Eliot Coleman and Barbara Damrosch’s farm in Harborside, Maine was featured in the NYT last week. Their homestead and garden were part of a Cape Rosier/Blue Hill garden tour once, maybe 10-12 yrs ago, and I was lucky enough to visit it then, when I lived in Maine, along with some other similar gardens on former Nearing land. Coleman and Damrosch credit Helen and Scott Nearing with their livelihoods. The Nearings are also among those who first got me interested in voluntary simplicity, with their book Living the Good Life, when I read it about 20 yrs ago; they were very influential in modelling for me a way to think about living life (though my life as lived bears little resemblance to theirs). I’ve posted about the Nearings a few times in the past.
I recently read the book Gaia’s Garden by Toby Hemenway, a book about home-scale permaculture, and some of the techniques of permacultures described in that book are mentioned in this NYT article (the word permaculture is fairly new but the philosophy and the practices it embodies have been around for ages). For example:
The Nearings “built a garden walled with stone that collected heat in a climate where winter temperatures can still fall to 20 below zero. Their greenhouse, nestled against the stone wall, absorbed its stored heat at night. Such techniques, as well as a root cellar beneath the house, helped them live off the land year-round. “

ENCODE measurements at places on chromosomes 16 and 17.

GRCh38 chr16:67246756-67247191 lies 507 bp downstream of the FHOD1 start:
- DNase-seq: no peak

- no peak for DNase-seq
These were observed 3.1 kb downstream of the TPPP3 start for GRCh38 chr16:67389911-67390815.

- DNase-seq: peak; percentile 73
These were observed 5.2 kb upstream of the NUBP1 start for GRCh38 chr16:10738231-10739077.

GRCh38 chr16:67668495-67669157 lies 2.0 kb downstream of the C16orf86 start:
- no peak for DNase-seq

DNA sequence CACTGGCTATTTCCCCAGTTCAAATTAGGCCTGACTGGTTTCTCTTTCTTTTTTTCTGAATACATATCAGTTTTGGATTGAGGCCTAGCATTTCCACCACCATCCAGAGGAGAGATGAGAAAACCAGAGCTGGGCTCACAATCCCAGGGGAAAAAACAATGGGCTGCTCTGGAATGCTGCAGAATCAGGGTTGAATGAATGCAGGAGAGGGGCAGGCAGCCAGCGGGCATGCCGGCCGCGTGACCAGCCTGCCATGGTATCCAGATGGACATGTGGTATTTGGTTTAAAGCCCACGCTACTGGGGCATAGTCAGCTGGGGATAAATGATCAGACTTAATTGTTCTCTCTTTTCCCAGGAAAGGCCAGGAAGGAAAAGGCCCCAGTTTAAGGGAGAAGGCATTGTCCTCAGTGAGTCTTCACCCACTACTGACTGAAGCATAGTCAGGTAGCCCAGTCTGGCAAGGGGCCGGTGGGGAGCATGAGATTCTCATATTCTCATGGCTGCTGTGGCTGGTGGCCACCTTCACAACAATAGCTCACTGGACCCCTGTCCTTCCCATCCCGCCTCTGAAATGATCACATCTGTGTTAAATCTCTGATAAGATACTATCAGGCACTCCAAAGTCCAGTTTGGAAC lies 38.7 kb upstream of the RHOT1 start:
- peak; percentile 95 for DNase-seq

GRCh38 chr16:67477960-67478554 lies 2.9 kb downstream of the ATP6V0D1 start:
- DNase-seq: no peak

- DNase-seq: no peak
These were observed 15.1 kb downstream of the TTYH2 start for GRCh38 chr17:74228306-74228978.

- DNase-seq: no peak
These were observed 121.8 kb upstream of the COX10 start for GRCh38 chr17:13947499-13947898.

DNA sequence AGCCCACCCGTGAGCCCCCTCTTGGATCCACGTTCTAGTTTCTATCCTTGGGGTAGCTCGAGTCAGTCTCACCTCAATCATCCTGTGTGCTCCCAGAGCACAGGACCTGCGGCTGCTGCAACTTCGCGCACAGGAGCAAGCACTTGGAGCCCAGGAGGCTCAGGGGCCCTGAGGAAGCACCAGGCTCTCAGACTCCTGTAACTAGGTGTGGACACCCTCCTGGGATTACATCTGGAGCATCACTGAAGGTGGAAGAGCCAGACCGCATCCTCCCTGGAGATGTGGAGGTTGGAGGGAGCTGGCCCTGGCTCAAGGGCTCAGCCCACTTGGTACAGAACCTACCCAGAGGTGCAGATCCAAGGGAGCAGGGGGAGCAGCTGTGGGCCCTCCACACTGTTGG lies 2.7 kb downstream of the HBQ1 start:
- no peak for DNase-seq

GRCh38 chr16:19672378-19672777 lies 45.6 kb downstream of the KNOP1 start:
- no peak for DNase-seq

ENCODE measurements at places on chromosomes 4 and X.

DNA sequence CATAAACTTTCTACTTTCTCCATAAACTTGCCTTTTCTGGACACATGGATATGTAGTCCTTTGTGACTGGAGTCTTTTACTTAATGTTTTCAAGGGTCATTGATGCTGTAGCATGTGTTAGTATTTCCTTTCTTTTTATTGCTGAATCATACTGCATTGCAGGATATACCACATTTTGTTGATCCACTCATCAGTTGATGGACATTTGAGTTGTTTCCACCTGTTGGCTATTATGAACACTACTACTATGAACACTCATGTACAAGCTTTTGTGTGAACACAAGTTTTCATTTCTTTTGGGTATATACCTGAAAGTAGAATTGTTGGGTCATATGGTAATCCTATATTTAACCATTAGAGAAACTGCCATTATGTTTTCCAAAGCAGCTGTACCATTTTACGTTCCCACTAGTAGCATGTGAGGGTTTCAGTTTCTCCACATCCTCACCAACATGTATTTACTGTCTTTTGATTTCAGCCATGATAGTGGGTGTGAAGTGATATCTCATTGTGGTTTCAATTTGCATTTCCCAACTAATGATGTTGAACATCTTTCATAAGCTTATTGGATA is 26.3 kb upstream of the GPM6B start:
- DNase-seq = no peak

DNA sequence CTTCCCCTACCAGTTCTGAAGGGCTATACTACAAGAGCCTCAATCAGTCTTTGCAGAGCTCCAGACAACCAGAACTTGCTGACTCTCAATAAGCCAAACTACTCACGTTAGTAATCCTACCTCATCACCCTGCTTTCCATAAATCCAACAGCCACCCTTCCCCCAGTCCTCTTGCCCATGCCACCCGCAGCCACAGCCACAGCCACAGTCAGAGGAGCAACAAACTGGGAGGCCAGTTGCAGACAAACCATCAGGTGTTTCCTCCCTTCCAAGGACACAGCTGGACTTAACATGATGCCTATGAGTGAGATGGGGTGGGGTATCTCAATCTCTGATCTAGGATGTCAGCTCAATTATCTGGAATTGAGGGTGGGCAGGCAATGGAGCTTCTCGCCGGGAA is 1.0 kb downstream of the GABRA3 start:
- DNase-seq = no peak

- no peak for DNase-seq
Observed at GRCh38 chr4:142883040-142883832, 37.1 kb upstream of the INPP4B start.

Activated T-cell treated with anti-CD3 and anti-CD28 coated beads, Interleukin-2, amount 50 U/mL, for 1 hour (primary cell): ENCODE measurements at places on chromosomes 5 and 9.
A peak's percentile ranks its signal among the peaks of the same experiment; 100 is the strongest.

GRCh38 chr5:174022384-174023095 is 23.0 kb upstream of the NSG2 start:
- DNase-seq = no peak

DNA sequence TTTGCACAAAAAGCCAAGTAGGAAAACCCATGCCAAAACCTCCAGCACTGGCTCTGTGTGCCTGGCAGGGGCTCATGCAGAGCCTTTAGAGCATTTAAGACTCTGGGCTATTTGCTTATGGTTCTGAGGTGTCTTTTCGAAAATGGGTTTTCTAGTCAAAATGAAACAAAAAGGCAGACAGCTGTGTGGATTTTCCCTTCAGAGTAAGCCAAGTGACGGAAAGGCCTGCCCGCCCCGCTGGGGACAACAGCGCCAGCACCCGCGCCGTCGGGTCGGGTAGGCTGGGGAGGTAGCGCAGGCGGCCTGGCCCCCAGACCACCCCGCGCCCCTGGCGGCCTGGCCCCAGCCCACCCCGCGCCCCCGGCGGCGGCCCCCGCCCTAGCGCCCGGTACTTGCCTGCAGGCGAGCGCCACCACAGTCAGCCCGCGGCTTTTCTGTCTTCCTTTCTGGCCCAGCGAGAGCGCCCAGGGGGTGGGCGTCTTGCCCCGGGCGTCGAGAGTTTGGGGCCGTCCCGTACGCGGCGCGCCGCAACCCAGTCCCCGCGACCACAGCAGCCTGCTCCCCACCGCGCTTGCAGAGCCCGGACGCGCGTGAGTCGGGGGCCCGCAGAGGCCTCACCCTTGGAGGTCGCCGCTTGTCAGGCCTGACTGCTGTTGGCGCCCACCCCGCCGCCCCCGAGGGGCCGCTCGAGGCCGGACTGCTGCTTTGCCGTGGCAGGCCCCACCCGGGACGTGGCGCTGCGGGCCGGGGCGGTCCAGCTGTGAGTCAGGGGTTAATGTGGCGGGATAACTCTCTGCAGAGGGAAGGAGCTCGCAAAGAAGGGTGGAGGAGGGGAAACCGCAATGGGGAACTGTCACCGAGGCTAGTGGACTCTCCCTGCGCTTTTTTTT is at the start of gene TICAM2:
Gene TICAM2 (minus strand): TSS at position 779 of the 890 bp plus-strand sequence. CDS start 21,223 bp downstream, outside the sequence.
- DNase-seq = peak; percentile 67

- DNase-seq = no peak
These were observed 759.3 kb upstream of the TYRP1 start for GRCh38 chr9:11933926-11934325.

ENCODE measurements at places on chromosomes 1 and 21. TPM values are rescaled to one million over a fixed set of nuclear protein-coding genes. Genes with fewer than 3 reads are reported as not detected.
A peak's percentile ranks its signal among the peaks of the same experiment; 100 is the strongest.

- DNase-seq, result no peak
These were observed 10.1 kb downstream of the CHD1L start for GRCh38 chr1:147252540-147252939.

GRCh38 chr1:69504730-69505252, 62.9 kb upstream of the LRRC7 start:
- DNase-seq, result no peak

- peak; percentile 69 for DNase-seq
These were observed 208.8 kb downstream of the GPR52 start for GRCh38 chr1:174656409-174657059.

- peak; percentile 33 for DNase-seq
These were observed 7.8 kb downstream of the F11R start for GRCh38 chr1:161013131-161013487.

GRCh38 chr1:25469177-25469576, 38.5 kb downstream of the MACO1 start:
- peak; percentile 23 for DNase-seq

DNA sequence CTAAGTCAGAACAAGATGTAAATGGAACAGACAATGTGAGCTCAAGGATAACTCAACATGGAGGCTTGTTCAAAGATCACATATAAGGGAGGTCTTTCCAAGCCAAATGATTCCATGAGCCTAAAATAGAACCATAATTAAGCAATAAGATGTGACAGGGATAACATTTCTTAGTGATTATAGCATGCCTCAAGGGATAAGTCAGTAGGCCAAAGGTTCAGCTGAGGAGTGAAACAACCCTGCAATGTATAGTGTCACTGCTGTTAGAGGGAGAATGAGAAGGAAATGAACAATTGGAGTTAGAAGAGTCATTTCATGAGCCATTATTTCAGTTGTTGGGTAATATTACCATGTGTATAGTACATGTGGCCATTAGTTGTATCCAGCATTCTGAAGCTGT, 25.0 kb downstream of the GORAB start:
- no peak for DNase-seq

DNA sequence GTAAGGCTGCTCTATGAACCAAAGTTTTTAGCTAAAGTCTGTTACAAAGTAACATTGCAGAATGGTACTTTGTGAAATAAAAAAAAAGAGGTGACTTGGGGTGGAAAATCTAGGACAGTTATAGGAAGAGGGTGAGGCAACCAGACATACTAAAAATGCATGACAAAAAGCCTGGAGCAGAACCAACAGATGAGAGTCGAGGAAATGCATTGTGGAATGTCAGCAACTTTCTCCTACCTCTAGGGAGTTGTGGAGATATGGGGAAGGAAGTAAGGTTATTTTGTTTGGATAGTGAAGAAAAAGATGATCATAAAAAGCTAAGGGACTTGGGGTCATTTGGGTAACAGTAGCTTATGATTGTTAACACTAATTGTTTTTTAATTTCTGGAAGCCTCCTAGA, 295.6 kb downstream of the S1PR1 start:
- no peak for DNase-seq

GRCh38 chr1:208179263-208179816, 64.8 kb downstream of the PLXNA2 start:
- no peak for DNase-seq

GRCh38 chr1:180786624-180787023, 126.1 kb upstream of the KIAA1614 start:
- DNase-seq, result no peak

“Close attention to soil health and the different needs of each plant are crucial. ‘We’re growing 35 to 40 different crops, in greenhouses and in the field, with no pesticides, because we don’t need pesticides,’ Mr. Coleman said. ‘Basically, we have no pests.’ That’s because pests attack sick plants, he said.”
Also, Francis Moore Lappe was on The Exchange (a New Hampshire public radio show) today. Her latest book is EcoMind: Changing the Way We Think, to Create the World We Want, which suggests some “thought traps” that mire us in despair and inaction, and which invites us to “Think Like An Ecosystem,” in terms of interrelationships and connections.
One thing Coleman/Damrosch, the Nearings,and Lappe have in common, it seems to me, is that they view and express their life’s work as an adventure, as something enticing, delicious, wondrous, and to be lived and shared for that reason:
A Blue Hill (ME) chef’s “words curiously echo Mr. Coleman’s about the Nearings: ‘Just the whole way they described growing their own food, building their own house, they made it sound like an adventure, and I was an adventurer,’ Mr. Coleman said. Farming is still the greatest adventure of his life, he said.”
Lappe says about moving to a more plant-based diet:
“I hope that this is the spirit in everything I write and say: the spirit of ‘Welcome!’ The expression of ‘Wow, this is so fantastic, why don’t you try it!’ And that is what happened to me back in my 20s when I changed my diet, it was all about excitement and discovery … That is the spirit, the spirit of adventure… with the Welcome sign.”
“‘What we do here is the most subversive activity we could possibly engage in,’ Mr. Coleman said, pouring a little Chateau Cape Rosier Reserve 2009, the white wine made from the Swensen red grapes that climb a trellis outside the window. ‘We are feeding ourselves, number one.’ “He added: ‘Mother Nature is supplying my inputs’ — like sunlight, compost, water — ‘for free, because I’ve taken the time to study how it works.'”